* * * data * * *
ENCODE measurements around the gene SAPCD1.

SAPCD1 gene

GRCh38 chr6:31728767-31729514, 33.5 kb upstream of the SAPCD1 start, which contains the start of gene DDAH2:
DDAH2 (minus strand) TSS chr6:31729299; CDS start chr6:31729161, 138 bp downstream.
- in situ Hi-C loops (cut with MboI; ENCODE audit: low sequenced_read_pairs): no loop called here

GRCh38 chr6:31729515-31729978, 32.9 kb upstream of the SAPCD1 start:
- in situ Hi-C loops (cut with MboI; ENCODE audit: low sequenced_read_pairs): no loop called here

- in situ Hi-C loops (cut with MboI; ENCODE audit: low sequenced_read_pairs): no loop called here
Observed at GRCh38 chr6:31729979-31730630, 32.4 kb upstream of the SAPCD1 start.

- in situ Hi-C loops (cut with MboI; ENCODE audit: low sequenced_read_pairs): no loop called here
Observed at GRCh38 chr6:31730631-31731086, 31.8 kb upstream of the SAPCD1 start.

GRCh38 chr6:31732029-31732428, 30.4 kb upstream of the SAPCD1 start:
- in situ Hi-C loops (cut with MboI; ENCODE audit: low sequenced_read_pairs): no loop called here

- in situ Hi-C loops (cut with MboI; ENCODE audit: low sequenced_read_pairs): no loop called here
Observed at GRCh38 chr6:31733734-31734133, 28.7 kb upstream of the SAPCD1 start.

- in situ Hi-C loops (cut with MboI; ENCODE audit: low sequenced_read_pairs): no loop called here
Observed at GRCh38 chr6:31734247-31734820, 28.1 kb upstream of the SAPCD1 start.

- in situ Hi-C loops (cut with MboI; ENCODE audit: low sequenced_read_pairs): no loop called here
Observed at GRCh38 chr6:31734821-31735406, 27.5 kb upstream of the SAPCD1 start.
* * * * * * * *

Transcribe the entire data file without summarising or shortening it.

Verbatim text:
ENCODE measurements around the gene SAPCD1.

SAPCD1 gene

GRCh38 chr6:31728767-31729514, 33.5 kb upstream of the SAPCD1 start, which contains the start of gene DDAH2:
DDAH2 (minus strand) TSS chr6:31729299; CDS start chr6:31729161, 138 bp downstream.
- in situ Hi-C loops (cut with MboI; ENCODE audit: low sequenced_read_pairs): no loop called here

GRCh38 chr6:31729515-31729978, 32.9 kb upstream of the SAPCD1 start:
- in situ Hi-C loops (cut with MboI; ENCODE audit: low sequenced_read_pairs): no loop called here

- in situ Hi-C loops (cut with MboI; ENCODE audit: low sequenced_read_pairs): no loop called here
Observed at GRCh38 chr6:31729979-31730630, 32.4 kb upstream of the SAPCD1 start.

- in situ Hi-C loops (cut with MboI; ENCODE audit: low sequenced_read_pairs): no loop called here
Observed at GRCh38 chr6:31730631-31731086, 31.8 kb upstream of the SAPCD1 start.

GRCh38 chr6:31732029-31732428, 30.4 kb upstream of the SAPCD1 start:
- in situ Hi-C loops (cut with MboI; ENCODE audit: low sequenced_read_pairs): no loop called here

- in situ Hi-C loops (cut with MboI; ENCODE audit: low sequenced_read_pairs): no loop called here
Observed at GRCh38 chr6:31733734-31734133, 28.7 kb upstream of the SAPCD1 start.

- in situ Hi-C loops (cut with MboI; ENCODE audit: low sequenced_read_pairs): no loop called here
Observed at GRCh38 chr6:31734247-31734820, 28.1 kb upstream of the SAPCD1 start.

- in situ Hi-C loops (cut with MboI; ENCODE audit: low sequenced_read_pairs): no loop called here
Observed at GRCh38 chr6:31734821-31735406, 27.5 kb upstream of the SAPCD1 start.